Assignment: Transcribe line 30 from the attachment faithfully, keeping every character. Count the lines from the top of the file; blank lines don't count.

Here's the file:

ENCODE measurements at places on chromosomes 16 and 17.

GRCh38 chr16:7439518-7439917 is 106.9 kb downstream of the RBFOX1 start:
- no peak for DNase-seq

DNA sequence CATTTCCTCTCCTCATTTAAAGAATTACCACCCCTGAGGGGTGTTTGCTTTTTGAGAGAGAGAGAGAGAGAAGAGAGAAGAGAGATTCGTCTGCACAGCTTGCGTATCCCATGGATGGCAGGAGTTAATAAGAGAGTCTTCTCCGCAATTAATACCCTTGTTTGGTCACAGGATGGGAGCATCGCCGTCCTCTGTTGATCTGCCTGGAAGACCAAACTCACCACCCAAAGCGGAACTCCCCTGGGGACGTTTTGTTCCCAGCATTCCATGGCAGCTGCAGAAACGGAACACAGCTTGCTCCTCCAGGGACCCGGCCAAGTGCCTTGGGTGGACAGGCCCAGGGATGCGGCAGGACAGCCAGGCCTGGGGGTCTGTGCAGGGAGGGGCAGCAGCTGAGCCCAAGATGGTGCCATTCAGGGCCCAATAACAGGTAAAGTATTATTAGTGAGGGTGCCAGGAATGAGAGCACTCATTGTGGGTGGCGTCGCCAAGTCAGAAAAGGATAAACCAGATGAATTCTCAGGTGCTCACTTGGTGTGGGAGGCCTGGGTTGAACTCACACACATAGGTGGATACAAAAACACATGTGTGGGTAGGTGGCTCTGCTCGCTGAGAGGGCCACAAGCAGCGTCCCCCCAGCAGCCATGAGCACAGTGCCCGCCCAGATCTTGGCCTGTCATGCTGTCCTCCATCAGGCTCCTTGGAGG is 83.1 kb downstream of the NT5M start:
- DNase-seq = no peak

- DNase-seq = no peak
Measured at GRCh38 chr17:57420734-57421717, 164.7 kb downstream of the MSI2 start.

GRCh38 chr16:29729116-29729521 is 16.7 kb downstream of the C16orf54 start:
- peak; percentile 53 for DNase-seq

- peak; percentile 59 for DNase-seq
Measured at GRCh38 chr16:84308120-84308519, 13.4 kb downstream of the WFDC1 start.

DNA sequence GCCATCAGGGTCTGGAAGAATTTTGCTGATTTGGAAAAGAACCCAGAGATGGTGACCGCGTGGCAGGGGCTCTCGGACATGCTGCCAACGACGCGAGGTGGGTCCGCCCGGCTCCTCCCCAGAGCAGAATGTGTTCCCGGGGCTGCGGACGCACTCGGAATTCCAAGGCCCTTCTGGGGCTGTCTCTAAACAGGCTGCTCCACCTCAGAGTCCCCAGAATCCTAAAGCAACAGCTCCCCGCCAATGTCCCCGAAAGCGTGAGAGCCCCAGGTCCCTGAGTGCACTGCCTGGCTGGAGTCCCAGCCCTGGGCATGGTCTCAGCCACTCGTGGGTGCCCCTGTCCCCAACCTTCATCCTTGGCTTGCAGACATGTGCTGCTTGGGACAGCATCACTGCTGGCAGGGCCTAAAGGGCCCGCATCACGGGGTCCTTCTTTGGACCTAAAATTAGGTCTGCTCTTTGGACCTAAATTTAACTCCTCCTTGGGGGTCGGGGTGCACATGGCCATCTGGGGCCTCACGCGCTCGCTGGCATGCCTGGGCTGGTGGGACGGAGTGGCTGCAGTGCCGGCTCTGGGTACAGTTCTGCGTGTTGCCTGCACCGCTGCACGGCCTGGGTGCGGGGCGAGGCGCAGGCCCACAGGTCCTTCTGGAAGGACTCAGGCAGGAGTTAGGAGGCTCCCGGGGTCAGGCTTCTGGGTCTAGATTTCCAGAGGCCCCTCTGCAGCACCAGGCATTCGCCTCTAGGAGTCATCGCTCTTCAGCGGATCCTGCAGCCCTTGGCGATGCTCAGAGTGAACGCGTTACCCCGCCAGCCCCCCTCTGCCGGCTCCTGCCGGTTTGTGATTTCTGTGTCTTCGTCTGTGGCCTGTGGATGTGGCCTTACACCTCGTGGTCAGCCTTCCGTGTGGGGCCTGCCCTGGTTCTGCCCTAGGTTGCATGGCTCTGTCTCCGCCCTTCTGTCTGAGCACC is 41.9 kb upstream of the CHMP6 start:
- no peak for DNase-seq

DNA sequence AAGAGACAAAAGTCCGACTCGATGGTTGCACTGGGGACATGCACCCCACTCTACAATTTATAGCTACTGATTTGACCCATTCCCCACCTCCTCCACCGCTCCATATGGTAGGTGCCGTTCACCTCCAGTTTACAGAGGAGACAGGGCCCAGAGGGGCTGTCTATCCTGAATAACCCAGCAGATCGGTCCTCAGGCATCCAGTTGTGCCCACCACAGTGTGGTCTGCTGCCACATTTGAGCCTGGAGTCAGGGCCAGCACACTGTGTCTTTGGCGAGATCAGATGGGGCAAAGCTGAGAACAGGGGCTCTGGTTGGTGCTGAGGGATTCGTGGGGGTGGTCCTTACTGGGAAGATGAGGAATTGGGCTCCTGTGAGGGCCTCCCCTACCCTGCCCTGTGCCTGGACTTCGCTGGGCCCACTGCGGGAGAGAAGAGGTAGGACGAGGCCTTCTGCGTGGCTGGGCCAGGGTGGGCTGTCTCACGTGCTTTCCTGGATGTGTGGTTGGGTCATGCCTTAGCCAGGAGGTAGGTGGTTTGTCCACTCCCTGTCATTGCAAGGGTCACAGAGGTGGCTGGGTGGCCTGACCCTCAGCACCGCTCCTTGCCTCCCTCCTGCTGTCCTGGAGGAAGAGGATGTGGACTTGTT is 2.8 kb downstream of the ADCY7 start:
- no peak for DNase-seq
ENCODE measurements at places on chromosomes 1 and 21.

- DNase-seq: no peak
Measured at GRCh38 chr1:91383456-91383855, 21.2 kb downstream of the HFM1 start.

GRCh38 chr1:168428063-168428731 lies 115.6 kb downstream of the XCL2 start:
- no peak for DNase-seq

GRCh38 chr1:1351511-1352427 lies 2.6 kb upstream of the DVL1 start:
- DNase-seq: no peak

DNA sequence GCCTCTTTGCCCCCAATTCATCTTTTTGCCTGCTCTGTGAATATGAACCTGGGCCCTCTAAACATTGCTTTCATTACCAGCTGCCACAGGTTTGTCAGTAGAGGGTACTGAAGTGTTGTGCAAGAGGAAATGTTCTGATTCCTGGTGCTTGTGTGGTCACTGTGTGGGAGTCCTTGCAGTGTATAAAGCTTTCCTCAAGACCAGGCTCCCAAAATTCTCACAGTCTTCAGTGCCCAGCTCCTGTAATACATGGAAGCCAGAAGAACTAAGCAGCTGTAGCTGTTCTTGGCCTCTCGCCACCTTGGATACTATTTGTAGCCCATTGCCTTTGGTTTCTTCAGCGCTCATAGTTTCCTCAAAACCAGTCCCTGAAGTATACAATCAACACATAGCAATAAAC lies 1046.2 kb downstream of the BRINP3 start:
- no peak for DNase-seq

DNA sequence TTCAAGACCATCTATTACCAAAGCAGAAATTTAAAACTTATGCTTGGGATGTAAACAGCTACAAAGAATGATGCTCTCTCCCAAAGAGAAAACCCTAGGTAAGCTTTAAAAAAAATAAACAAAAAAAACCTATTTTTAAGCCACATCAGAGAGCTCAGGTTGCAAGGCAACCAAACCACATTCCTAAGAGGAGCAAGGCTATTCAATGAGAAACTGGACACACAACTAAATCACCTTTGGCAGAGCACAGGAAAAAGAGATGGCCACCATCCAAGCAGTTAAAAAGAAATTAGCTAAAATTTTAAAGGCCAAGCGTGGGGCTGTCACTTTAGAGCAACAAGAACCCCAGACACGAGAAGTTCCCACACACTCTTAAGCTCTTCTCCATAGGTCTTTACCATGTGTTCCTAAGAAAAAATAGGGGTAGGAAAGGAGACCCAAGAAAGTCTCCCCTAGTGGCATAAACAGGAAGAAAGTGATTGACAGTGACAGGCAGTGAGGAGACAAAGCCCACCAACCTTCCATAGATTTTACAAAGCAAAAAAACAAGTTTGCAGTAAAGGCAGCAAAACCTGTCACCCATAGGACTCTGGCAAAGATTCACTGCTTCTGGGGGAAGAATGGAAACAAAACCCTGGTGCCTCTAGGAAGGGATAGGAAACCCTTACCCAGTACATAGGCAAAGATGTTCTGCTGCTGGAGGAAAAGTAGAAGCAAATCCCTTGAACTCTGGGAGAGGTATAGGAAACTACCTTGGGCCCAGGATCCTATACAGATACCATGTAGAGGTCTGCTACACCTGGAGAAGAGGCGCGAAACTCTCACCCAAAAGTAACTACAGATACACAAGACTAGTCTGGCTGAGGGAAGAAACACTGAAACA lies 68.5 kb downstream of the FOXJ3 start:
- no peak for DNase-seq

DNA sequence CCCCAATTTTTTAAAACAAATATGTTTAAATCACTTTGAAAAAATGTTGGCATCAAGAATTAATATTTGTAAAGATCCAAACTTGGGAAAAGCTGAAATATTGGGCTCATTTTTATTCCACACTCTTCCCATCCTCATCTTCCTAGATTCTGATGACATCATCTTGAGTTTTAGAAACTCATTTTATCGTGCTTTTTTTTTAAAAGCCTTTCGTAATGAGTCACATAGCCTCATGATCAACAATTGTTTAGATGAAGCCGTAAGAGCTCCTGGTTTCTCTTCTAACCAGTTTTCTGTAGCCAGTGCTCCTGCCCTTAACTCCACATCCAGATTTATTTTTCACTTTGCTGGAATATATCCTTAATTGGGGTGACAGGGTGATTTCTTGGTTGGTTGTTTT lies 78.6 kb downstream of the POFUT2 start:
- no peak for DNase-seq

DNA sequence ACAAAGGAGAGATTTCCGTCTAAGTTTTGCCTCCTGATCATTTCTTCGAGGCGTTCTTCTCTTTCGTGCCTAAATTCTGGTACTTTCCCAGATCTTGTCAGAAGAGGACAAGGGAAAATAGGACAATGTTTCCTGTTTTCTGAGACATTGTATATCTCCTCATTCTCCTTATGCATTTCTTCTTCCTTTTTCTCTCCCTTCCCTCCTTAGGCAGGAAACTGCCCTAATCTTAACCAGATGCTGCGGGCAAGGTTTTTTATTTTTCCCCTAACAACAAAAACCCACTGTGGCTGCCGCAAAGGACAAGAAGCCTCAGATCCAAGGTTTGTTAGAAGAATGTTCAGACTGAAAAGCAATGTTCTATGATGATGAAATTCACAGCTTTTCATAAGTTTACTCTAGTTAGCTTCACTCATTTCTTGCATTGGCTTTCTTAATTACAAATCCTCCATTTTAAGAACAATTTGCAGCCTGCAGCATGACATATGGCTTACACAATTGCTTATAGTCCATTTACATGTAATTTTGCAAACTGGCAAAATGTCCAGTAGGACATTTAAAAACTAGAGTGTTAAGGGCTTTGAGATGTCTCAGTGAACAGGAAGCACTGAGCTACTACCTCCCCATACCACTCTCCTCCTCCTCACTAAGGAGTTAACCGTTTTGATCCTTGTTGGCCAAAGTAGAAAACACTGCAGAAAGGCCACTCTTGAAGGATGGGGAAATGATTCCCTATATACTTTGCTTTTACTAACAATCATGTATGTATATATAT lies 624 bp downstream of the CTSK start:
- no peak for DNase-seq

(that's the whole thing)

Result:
- no peak for DNase-seq